Scott Walker is definitely Reagan incarnate without the folksy sense of humor or Hollywood ties. When it comes to unions, he's just as vicious and quick to kill them as Reagan was.
After swearing he wasn't going to focus on unions and pay attention to his abysmal job creation record instead, Walker decided to go ahead and give his blessing to the legislature's efforts to fast-track a right-to-work bill.
After saying in his re-election bid that he wouldn't push so-called right-to-work legislation, Gov. Scott Walker voiced support for it Friday and committed to signing it, acting after GOP leaders fast-tracked the proposal for a Senate vote next week.
Walker as a lawmaker sponsored the labor legislation two decades ago and as governor was careful to never say he would veto it, but as recently as September he also said that he would not be "supporting it in this session." That changed Friday as Walker's fellow Republicans in the Legislature made clear they would act on the issue at a time when the governor has won a second term and is now spending more time outside the state pursuing the presidency.
"Governor Walker co-sponsored right-to-work legislation as a lawmaker and supports the policy. If this bill makes it to his desk, Governor Walker will sign it into law," spokeswoman Laurel Patrick said.
The governor's potential White House run was made possible by his signature 2011 legislation known as Act 10 that repealed most collective bargaining for most public employees. Walker pushed the law through despite protests by tens of thousands of union supporters and a historic, unsuccessful attempt to recall him, becoming in the process a conservative icon.
We Are Wisconsin is calling for all Wisconsin residents to call their Senators and voice their opposition for the bill.
There is something about this that makes me feel as though it's less about union-busting (a pleasant side benefit for them) and more about elevating Walker above the other conservatives in the field, making him more like Saint Ronnie in word and deed. Scott Fitzgerald's comments about how it would be received leave me with the sense that he'd actually love to have big protests again to give Walker a chance to use his heavy-handed quash tactics on them and further burnish his reputation as a badass union buster.
For example, this:
"My experience as a legislator is when you have the votes, you go to the floor," said Fitzgerald, who used the same swift action to pass Walker's labor bill in 2011. "...I just have my fingers crossed as to whether something is going to happen like Act 10."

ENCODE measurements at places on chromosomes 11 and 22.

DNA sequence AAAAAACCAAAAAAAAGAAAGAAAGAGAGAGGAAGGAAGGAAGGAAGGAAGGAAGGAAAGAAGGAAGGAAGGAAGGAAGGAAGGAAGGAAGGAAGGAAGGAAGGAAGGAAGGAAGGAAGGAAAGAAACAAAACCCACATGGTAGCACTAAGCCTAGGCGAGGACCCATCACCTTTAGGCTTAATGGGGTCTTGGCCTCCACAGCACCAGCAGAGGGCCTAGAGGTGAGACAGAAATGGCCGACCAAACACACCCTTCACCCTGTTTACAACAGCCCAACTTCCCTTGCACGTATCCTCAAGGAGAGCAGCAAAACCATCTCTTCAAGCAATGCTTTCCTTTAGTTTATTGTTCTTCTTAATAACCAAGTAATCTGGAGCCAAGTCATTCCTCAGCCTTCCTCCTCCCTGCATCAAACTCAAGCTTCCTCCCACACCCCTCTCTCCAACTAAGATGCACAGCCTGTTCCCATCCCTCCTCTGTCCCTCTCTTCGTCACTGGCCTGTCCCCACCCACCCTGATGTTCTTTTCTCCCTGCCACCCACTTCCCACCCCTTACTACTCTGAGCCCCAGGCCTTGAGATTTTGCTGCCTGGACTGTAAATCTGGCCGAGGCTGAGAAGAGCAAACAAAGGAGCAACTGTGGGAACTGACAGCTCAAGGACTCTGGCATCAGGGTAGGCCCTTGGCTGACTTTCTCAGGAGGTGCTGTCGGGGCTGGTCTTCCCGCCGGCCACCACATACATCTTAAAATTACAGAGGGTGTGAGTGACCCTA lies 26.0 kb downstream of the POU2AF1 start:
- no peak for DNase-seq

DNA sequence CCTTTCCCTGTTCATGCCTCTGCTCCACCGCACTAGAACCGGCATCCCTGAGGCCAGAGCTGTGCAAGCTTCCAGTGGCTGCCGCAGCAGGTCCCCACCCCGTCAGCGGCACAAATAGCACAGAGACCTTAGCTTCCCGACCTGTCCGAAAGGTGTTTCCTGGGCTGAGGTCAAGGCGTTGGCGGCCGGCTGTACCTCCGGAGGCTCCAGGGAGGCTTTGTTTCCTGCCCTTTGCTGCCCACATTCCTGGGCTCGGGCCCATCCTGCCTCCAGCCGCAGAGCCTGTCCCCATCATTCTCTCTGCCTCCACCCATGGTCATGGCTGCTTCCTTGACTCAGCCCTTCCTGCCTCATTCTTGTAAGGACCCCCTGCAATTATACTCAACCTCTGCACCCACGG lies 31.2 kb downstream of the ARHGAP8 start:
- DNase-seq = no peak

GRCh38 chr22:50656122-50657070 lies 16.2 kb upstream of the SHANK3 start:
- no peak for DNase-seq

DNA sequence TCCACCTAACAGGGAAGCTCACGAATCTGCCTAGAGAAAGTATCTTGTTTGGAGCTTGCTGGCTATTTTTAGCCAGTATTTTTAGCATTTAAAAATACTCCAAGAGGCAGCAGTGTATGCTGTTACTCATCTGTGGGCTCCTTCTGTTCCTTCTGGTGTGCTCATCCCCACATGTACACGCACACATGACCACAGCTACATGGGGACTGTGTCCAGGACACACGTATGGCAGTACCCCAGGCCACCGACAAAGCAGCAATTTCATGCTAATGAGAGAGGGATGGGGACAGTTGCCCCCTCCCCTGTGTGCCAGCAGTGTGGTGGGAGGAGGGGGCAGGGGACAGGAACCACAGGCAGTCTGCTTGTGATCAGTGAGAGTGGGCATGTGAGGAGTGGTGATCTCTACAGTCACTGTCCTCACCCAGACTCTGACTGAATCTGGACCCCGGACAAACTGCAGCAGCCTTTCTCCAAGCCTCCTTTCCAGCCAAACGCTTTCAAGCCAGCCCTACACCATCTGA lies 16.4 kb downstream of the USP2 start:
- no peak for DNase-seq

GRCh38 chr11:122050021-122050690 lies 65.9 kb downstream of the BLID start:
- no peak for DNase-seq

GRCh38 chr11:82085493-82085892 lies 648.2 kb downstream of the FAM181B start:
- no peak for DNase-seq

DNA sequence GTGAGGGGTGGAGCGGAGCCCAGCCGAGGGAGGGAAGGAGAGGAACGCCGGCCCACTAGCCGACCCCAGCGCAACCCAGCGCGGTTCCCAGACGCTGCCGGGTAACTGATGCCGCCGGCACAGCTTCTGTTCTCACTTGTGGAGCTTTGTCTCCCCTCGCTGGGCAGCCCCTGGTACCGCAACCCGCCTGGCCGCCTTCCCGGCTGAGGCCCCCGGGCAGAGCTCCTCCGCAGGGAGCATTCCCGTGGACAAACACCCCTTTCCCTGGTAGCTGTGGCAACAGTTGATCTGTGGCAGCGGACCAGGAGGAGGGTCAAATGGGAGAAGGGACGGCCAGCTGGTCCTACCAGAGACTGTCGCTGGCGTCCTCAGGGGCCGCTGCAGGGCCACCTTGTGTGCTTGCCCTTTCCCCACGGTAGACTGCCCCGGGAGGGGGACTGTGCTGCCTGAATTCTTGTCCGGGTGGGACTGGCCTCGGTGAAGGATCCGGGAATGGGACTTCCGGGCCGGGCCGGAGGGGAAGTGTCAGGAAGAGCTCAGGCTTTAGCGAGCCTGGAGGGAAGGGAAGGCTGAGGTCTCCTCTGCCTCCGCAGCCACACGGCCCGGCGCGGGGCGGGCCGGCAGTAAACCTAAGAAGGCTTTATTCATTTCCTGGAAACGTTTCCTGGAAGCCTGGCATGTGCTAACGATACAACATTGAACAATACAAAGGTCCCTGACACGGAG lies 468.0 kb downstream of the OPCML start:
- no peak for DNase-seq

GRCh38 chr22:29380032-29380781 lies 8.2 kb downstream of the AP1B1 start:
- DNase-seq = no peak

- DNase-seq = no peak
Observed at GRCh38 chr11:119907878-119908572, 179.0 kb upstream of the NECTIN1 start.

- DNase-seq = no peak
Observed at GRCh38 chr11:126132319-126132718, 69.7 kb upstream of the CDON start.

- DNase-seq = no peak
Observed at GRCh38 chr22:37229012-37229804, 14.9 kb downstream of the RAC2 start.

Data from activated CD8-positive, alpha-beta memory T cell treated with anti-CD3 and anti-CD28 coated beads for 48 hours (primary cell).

Now what does he mean by that? The fact that they rammed Act 10 through after forcing Democrats back to the state? Or that they got it passed?
The plan to move quickly on the legislation comes a month after Fitzgerald said the measure would not be taken up until after April 7, when a vacancy is filled in the Senate. That seat will go to former Rep. Duey Stroebel (R-Cedarburg), who won a GOP primary this week; no Democrat is running for the seat.
Fitzgerald said he was moving the bill now because he had the votes. He said he also was concerned opponents would launch TV ads that could change some Republicans' minds.
"I lay awake at night losing sleep over that," he said.
Fitzgerald said he brought up the right-to-work proposal to the governor on Wednesday as part of a "long list of topics." On Thursday, he alerted Walker's chief of staff, Eric Schutt, to the plan to take action on the bill next week, according to Walker's office.
Neither Walker nor Schutt discouraged Fitzgerald from putting the bill forward, Fitzgerald said. He called Walker "supportive" but said "he still probably believes there is a potential this could turn into something that would be disruptive."
That doesn't sound like a guy who is all that concerned about disruption as much as it does sound like a guy who is saying one thing and hoping for another.
Still, it's a terrible thing to do, and here's why they've decided now is the time:
Fitzgerald said part of the reason he wants to pass the bill quickly is to prevent unions and businesses from rushing to sign new contracts before the law goes into effect.
If you live in Wisconsin, please dial 1-844-334-3438 to call your state senator and tell them to vote against right-to-work. Then call your friends and ask them to do the same thing.
They're not going to stop until the entire country is working for minimum wage and no benefits. And even then, they won't stop until they've eliminated minimum wage.
Viva la billionaires!